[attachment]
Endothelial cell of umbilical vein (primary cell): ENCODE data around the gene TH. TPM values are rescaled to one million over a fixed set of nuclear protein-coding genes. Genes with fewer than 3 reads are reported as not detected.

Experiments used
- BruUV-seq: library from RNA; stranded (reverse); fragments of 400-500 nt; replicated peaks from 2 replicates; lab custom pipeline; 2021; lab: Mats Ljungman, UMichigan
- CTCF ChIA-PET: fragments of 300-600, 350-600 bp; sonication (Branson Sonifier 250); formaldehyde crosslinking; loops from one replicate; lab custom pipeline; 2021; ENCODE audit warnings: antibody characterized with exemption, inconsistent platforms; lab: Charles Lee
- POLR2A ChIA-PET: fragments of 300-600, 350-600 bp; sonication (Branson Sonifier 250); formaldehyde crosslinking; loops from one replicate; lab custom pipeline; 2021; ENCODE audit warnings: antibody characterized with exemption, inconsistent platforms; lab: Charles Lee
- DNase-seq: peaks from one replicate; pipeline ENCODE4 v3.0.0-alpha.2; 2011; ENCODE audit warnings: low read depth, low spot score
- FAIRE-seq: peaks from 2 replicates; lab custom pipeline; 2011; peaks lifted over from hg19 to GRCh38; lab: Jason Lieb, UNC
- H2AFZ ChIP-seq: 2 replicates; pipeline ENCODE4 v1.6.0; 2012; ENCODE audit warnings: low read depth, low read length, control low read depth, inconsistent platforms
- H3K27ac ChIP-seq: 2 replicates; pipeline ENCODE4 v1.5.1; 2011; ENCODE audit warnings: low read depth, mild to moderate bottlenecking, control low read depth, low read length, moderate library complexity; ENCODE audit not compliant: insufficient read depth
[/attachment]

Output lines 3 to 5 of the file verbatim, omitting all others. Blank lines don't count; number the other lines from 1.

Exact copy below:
- BruUV-seq: library from RNA; stranded (reverse); fragments of 400-500 nt; replicated peaks from 2 replicates; lab custom pipeline; 2021; lab: Mats Ljungman, UMichigan
- CTCF ChIA-PET: fragments of 300-600, 350-600 bp; sonication (Branson Sonifier 250); formaldehyde crosslinking; loops from one replicate; lab custom pipeline; 2021; ENCODE audit warnings: antibody characterized with exemption, inconsistent platforms; lab: Charles Lee
- POLR2A ChIA-PET: fragments of 300-600, 350-600 bp; sonication (Branson Sonifier 250); formaldehyde crosslinking; loops from one replicate; lab custom pipeline; 2021; ENCODE audit warnings: antibody characterized with exemption, inconsistent platforms; lab: Charles Lee